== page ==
- 1 Introduction
- 2 The Template File Hierarchy
- 3 See also
WordPress Templates fit together like the pieces of a puzzle to generate the web pages on your WordPress site. Some templates (the header and footer template files for example) are used on all the web pages, while others are used only under specific conditions.
What this article is about
This article seeks to answer the following question:
Which template file(s) will WordPress use when it displays a certain type of page?
Who might find this useful
Since the introduction of Themes in WordPress v1.5, Templates have become more and more configurable. In order to develop WP themes, a proper understanding of the way WordPress selects template files to display the various pages on your blog is essential. If you seek to customize an existing WordPress theme, this article aims to help you decide which template file needs editing.
Conditional Tags and the Template Hierarchy
WordPress provides more than one way to match templates to query types. WordPress Theme developers can also use Conditional Tags to control which templates will be used to generate a certain page. Some WordPress Themes may not implement all of the template files described here. Some Themes use conditional tags to load other template files. See the Theme Development and Conditional Tags pages for more.
The Template File Hierarchy
The General Idea
WordPress uses the Query String — information contained within each link on your web site — to decide which template or set of templates will be used to display the page.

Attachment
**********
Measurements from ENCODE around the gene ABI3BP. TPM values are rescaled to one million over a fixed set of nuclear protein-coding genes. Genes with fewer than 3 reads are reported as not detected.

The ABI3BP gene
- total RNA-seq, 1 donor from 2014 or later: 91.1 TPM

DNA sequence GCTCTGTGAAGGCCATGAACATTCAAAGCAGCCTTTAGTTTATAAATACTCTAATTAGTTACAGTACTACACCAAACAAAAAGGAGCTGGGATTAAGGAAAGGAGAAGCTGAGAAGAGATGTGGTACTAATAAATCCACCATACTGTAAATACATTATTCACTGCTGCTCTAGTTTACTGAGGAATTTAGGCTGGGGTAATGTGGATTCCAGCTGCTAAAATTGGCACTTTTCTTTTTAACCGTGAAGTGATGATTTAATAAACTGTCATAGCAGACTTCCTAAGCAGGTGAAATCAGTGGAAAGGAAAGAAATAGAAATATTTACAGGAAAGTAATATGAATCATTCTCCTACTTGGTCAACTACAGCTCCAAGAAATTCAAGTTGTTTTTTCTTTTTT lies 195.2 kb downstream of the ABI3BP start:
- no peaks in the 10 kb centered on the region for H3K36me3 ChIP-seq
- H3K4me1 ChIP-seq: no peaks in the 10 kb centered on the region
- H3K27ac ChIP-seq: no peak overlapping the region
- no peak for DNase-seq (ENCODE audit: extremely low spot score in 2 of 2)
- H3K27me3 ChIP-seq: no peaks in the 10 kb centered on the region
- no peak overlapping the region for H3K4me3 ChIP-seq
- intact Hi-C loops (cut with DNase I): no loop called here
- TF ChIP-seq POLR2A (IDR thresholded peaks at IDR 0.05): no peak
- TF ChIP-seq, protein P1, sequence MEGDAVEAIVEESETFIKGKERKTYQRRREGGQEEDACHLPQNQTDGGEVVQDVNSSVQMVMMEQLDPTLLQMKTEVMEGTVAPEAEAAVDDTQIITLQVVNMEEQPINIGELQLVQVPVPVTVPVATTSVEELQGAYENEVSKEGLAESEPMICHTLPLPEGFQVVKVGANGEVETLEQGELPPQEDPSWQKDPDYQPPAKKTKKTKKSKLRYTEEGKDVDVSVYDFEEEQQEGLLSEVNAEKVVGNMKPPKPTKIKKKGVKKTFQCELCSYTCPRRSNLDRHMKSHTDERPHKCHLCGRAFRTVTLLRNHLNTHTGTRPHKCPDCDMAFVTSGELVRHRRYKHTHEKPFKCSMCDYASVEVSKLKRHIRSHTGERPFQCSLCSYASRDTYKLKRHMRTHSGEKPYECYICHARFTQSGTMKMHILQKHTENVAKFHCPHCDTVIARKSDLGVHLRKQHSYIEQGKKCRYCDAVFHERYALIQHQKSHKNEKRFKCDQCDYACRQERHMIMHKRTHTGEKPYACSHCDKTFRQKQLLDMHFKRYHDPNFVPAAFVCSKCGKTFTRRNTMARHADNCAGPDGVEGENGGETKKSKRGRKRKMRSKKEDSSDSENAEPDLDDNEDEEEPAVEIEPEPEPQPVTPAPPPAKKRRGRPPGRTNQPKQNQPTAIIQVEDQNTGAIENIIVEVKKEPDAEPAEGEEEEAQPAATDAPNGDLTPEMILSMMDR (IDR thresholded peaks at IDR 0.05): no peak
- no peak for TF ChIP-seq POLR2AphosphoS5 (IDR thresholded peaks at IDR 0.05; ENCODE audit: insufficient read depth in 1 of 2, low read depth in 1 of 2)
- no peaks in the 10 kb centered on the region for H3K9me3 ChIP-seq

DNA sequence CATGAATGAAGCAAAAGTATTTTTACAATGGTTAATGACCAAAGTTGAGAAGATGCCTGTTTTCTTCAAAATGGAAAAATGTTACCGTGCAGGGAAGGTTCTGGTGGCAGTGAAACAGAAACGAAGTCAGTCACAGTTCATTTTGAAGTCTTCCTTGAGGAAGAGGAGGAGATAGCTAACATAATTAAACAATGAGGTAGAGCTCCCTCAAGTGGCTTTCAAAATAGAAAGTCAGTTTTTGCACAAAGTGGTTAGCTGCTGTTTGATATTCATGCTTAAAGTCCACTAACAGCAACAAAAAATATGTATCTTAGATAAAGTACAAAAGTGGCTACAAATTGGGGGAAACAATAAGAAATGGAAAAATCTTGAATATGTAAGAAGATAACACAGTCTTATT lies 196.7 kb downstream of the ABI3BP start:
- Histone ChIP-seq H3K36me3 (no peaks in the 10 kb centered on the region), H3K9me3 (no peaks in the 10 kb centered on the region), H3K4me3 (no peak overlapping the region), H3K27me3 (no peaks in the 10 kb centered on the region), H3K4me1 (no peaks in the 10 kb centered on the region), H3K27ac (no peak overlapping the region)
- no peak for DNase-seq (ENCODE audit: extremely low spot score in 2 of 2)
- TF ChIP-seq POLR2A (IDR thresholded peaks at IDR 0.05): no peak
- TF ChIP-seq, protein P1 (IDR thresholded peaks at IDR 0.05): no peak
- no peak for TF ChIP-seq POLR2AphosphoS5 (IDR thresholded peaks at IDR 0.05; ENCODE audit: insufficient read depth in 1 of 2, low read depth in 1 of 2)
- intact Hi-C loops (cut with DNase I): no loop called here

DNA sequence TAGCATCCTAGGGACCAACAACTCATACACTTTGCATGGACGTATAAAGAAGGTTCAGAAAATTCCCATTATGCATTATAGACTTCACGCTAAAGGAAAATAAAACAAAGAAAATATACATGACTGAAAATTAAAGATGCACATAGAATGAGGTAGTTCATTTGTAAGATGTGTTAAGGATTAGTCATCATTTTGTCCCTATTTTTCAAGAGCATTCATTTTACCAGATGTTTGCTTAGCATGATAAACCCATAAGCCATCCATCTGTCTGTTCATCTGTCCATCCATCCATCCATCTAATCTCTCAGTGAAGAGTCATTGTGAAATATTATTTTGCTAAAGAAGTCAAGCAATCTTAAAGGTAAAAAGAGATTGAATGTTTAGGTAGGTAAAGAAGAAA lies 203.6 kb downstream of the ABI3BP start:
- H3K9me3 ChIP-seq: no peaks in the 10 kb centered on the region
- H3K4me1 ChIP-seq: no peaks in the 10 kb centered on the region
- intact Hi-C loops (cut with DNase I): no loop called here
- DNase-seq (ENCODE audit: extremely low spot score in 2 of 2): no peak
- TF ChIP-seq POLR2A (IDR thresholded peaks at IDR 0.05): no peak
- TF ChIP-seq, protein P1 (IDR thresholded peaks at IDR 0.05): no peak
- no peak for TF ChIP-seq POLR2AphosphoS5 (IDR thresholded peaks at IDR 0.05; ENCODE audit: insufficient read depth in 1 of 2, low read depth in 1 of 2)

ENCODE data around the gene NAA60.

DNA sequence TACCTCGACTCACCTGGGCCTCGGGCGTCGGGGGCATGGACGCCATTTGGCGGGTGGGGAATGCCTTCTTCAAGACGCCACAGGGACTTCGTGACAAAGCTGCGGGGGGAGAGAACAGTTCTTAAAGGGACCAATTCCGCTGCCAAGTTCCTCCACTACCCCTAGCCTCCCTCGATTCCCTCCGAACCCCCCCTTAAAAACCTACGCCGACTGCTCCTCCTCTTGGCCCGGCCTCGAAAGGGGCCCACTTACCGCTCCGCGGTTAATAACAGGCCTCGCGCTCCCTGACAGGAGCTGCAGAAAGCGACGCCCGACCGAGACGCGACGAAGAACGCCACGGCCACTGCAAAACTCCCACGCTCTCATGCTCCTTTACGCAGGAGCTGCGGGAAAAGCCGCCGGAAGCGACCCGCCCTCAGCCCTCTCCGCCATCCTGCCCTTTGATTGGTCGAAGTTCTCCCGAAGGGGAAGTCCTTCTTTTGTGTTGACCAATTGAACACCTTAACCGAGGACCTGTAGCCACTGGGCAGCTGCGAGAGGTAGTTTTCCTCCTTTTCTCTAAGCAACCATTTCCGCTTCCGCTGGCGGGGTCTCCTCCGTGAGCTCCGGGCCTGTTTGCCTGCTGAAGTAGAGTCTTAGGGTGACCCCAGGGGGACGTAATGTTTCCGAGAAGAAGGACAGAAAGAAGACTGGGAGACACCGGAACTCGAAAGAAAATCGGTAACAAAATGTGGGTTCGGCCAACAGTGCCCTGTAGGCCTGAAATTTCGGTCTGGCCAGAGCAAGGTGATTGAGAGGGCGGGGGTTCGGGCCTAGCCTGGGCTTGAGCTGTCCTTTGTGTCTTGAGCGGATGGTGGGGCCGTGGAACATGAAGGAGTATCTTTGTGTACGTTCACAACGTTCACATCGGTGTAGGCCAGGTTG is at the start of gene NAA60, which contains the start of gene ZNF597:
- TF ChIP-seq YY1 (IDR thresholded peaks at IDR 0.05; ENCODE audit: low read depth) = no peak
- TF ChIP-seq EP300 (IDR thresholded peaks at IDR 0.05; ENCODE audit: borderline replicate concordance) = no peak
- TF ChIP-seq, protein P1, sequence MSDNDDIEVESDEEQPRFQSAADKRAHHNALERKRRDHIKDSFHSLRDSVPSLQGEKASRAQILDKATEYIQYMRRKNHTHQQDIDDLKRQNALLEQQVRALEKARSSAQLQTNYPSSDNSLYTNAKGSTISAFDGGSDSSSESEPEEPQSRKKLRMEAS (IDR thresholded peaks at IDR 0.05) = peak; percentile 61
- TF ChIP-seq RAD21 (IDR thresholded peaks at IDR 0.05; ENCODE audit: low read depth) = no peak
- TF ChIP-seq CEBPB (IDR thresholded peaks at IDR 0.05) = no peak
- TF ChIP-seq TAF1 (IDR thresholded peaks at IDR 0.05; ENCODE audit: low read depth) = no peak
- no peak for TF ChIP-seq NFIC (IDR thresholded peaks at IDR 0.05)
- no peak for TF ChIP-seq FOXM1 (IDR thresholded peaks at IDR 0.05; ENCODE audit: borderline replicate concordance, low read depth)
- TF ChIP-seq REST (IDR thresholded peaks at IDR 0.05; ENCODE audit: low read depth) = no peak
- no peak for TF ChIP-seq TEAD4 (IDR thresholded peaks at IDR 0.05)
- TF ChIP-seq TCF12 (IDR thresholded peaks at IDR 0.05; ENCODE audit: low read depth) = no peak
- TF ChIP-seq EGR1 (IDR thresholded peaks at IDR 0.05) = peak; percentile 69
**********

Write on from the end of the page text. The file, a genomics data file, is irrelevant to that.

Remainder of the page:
First, WordPress matches every Query String to query types — i.e. it decides what type of page (a search page, a category page, the home page etc.) is being requested.
Templates are then chosen — and web page content is generated — in the order suggested by the WordPress Template hierarchy, depending upon what templates are available in a particular WordPress Theme.
WordPress looks for template files with specific names in the current Theme's directory and uses the first matching template file listed under the appropriate query section below.
With the exception of the basic index.php template file, Theme developers can choose whether they want to implement a particular template file or not. If WordPress cannot find a template file with a matching name, it skips down to the next file name in the hierarchy. If WordPress cannot find any matching template file, index.php (the Theme's home page template file) will be used.
If your blog is at http://domain.com/wp/ and a visitor clicks on a link to a category page like http://domain.com/wp/category/your-cat/, WordPress looks for a template file in the current Theme's directory that matches the category's ID. If the category's ID is 4, WordPress looks for a template file named category-4.php. If it is missing, WordPress next looks for a generic category template file, category.php. If this file does not exist either, WordPress looks for a generic archive template, archive.php. If it is missing as well, WordPress falls back on the main Theme template file, index.php.
If a visitor goes to your home page at http://domain.com/wp/, WordPress looks for a template file called home.php and uses it to generate the requested page. If home.php is missing, WordPress looks for a file called index.php in the active theme's directory, and uses that template to generate the page.
The following diagram shows which template files are called to generate a WordPress page based on the WordPress Template hierarchy. It also illustrates the relationship of Query Strings to corresponding Conditional Tags.
Download ArgoUML-0.22-File (zargo) (external link)
The Template Hierarchy In Detail
The following sections describe the order in which template files are being called by WordPress for each query type.
The Main page
Single Post page
For example, a monthly archive page.
Search Result page
404 (Not Found) page
The following links have direct relevance to the topic of this article.